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What Happens When a Spouse Becomes a Caregiver?

Posted by Daniel J. Eccher, Esq. | Apr 22, 2020

Caring for a seriously ill spouse can trigger relationship challenges.  In the process of change, you can lose your best friend, your lover, and your future as you both had imagined it. Promises will change from words spoken in oath on your wedding day to deeds of care in your mostly (but not exclusively) older years. The new caregiver morphs from a loving spouse into their new role, which is an entirely different sort of relationship of primary service. In more tragic cases, the caregiver can become distant to the marital bond, struggling with feelings of loss, fear, anger, resentment, or misunderstanding.

It's a situation no spouse looks forward to on either side of the equation. A loving couple does not look forward to the day when they either must watch and tend to the mortal decline of their spouse or, conversely, be the spouse who feels wracked with guilt, knowing their health problems are placing a tremendous care-giving burden on their spouse. No matter the desire to avoid the experience, very few married couples will elude the complication that serious illness brings to their shared lives. Sadly, the needs of the care-giving spouse are often overlooked at a time when they need renewed strength to support their partner in new ways.

The care-giving pressures exerted on a spouse are significant. According to an analysis of 168 studies, while the care-giving spouse will protect their mate, they report more symptoms of depression, lower levels of psychological well-being, and more significant physical and financial burdens. To cope with the changes presents challenges, and sadly, the longer you have been married, the more difficult the process of rewriting the relationship's rules and expectations become. Early on in the illness diagnosis, spouses are unclear as to how to handle the short-circuit in communication and productively process their feelings.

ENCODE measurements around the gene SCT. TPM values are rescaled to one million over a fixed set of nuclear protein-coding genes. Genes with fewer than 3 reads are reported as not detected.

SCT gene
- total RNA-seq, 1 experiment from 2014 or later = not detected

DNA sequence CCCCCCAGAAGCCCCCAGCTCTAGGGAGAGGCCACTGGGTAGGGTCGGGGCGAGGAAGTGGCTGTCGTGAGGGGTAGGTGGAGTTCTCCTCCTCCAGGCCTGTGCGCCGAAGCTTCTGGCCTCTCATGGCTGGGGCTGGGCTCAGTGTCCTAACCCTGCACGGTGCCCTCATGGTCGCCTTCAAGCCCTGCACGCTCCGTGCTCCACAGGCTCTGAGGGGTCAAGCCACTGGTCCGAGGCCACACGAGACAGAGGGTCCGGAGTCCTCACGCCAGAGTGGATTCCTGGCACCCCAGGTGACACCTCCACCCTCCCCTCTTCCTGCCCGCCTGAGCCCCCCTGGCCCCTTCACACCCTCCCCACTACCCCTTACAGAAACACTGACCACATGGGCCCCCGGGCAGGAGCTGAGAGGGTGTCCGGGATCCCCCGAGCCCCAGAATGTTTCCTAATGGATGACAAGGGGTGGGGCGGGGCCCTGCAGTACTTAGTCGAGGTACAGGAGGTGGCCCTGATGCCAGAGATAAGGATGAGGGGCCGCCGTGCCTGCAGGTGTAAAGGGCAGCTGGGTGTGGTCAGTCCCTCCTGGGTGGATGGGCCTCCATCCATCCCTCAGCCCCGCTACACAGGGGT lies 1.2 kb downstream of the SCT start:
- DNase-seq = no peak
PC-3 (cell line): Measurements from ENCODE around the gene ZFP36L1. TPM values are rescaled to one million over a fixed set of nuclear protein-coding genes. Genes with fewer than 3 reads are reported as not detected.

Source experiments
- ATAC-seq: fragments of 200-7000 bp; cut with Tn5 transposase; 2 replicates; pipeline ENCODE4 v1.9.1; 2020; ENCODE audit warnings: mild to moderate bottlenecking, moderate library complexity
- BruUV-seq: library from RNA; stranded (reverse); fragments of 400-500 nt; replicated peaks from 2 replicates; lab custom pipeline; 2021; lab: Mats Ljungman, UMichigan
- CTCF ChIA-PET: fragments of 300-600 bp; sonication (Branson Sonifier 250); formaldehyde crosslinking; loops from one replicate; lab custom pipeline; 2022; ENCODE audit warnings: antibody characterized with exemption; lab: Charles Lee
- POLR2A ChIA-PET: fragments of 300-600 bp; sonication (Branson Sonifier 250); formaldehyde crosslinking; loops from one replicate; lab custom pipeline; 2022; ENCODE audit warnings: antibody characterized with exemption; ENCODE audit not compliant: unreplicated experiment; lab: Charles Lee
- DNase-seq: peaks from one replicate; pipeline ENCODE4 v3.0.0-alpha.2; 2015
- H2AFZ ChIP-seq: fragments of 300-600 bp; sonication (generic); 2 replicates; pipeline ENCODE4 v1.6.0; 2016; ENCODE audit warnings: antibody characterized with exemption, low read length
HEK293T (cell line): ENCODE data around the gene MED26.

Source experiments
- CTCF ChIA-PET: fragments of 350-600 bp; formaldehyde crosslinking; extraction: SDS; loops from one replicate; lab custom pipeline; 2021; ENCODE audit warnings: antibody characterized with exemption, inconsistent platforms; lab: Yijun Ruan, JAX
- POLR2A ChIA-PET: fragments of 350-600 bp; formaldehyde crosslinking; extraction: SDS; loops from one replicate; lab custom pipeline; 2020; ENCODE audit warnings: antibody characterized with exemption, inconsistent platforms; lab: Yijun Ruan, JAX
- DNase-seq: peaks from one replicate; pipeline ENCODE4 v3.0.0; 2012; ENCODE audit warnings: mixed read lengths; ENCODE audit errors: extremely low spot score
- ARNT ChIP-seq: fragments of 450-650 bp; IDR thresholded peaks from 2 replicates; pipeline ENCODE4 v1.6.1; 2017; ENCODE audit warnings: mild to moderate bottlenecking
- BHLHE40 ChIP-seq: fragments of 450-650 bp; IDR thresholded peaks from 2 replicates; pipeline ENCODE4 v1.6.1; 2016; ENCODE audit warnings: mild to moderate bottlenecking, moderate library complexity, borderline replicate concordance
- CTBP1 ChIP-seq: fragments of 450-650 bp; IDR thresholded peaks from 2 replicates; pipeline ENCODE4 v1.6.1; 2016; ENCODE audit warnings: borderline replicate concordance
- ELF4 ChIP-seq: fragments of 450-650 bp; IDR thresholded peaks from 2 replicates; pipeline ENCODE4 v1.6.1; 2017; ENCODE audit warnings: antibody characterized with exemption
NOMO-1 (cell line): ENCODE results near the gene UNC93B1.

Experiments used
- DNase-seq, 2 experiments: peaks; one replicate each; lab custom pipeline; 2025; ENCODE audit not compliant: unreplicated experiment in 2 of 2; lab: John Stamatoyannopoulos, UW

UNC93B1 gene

Many new spousal caregivers will feel the complications of isolation. Family members and close friends may not visit, not help, or even ignore the couple struggling to create new behavioral norms. Health Affairs reports that 55 percent of older spouses experience their end of life care-giving years without help from children, other family members, or even paid home health aides. The entirely new sort of relationship that becomes forged between husband and wife becomes defined by illness and lost emotional connections. "Social distancing" guidelines related to the COVID-19 outbreak make the risk of social isolation even worse. 

The need then becomes the focus on what to do to improve the situation. The first is the care-giving spouse needs an accurate understanding of the condition, treatment, prognosis, and needs of their ill spouse, whether they are diagnosed with dementia, cancer, heart failure, kidney dysfunction, or another serious illness. The information needs to come directly from attending physicians and health care providers. Caregivers need to participate in medical appointments and become an active participant in identifying health and wellness issues and potential fixes. Medical recommendations need to be prioritized so that the caregiver can be a positive, encouraging reinforcement rather than a nagging, stress-inducing reminder that can trigger frustrations on both sides.

If family and friends are willing to help lighten the load, it is important to accept help. Housekeeping, running errands, providing casseroles, transportation, visiting - anything that can reduce your workload as a caregiver is essential to accept graciously. Review your insurance plans, as many give some level of coverage of home nursing services, occupational therapy, and physical therapy. These services can improve your partner's functioning and safety in your home. 

Share as much time as reasonable with your spouse, listen to their thoughts, and spend time in quiet reflection. Follow routines that are established patterns in your life together. A Friday "movie night" with popcorn, walking the dog, or sharing morning coffee as a continued routine helps to keep a sense of continuity in the face of the unknown. 

Recognize that you are not alone in your struggle. Authors Barbara Kivowitz and Roanne Weisman have written about their journeys as the care-giving spouse of a seriously ill mate in a book entitled Love in the Time of Chronic Illness: How to Fight the Sickness – Not Each Other. The most poignant recommendation describes shifting the notion of care-giving from a set of daily responsibilities to an act of expressing compassion. Kivowitz encourages couples to “measure success by how well you connect, love and feel loved.” Don't let a serious illness shake the foundation of your marriage. Identify your roles and set structure to address the issues at hand, and in the face of the unknown, you both will be better for it. 

If you have questions or need guidance in your planning or planning for a loved one, please do not hesitate to contact our Winthrop office by calling us at (207) 377-6966.

About the Author

Daniel J. Eccher, Esq.

Daniel J. Eccher, Esq. is the Managing Shareholder at Levey, Wagley, Putman & Eccher, P.A., in Winthrop, Maine. Dan's favorite problem to solve is helping clients figure out how to afford long-term care while having something left for their family.

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